How to Set Up a Google Analytics Account for WordPress

In this tutorial, I will show you how to set up a Google Analytics account step by step and how to add it to your WordPress website.

First though, let’s take a quick look at why using Google Analytics is crucial to the success of your blog-based online business.

Why Google Analytics Is Important

To have a successful blog that makes money, you need 3 things.

  1. Traffic
  2. Subscribers
  3. Something to sell

Without traffic and subscribers, you will have no customers to sell anything to.

That means you won’t make money with your blog and basically, your blog is doomed to fail. Period.

Google Analytics is a free tool used by more than 56 percent of all website owners, and for good reason.

When used properly, Google Analytics gives you data-driven information that you can use to increase blog traffic and build your email list, much faster.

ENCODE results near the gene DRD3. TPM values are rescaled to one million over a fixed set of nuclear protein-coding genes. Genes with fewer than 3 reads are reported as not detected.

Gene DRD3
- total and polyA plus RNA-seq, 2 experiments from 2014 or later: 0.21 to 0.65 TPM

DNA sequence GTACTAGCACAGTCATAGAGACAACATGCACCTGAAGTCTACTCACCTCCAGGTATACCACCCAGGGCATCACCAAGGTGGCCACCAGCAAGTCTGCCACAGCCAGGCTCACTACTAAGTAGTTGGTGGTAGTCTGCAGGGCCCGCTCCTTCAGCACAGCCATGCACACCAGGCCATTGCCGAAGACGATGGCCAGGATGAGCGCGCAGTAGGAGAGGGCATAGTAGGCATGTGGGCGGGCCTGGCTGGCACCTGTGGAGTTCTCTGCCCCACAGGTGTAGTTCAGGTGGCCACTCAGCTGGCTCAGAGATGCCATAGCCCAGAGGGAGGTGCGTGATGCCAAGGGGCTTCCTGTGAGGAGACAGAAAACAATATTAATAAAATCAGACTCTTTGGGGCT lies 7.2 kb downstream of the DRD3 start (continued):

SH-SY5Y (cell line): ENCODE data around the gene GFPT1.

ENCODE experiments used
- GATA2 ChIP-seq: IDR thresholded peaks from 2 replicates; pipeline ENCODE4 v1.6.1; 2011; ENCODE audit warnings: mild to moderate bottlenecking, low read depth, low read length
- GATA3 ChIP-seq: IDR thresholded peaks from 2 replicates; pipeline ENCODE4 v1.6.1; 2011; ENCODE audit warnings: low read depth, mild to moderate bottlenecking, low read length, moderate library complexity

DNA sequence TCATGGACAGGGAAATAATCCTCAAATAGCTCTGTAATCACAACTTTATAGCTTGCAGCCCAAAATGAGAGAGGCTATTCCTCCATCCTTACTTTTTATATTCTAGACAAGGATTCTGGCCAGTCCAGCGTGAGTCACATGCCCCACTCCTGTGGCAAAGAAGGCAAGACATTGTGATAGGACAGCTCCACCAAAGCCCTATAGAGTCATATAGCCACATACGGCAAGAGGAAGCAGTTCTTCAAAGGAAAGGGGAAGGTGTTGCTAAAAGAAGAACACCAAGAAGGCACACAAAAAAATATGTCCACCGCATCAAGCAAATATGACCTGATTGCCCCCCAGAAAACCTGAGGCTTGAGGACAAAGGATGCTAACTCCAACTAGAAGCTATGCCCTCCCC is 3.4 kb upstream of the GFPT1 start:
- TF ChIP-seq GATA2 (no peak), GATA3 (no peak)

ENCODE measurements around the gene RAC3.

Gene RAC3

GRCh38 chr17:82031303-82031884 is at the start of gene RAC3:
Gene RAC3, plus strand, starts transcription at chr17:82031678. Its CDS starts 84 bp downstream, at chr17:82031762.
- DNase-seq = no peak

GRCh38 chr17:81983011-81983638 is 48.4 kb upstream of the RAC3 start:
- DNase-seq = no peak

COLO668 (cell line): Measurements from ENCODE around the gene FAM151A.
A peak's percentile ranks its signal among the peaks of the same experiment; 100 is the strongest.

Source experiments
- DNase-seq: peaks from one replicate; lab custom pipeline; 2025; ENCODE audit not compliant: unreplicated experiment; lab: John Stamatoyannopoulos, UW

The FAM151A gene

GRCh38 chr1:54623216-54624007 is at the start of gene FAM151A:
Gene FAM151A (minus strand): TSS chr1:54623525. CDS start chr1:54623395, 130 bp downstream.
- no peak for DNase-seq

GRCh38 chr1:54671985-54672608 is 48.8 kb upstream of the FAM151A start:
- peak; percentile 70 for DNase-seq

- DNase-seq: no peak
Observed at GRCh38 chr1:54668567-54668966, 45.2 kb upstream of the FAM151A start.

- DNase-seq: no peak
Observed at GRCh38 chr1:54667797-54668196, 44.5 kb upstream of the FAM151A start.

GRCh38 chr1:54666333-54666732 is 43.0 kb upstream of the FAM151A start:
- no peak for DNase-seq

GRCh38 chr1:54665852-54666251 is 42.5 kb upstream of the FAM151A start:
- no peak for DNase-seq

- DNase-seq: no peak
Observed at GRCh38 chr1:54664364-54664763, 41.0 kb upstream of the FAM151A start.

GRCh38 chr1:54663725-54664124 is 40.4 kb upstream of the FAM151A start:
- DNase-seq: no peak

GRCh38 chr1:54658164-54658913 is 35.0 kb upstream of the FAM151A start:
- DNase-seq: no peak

But of course, before Google Analytics can collect the data you need to make informed decisions …

First, to get the ball rolling, you will need to try out a combination of traffic methods. And you will need a free email opt-in offer on your blog.

After that, Google Analytics will provide you with a wealth of information that you can use to strategically grow your business, including:

How people find your website

This is important because when you know HOW people find your WordPress blog (for example: Facebook, Google, YouTube, Referrals, etc) …

You can do MORE of what’s working and less of what’s not working to increase blog traffic in the fastest time possible.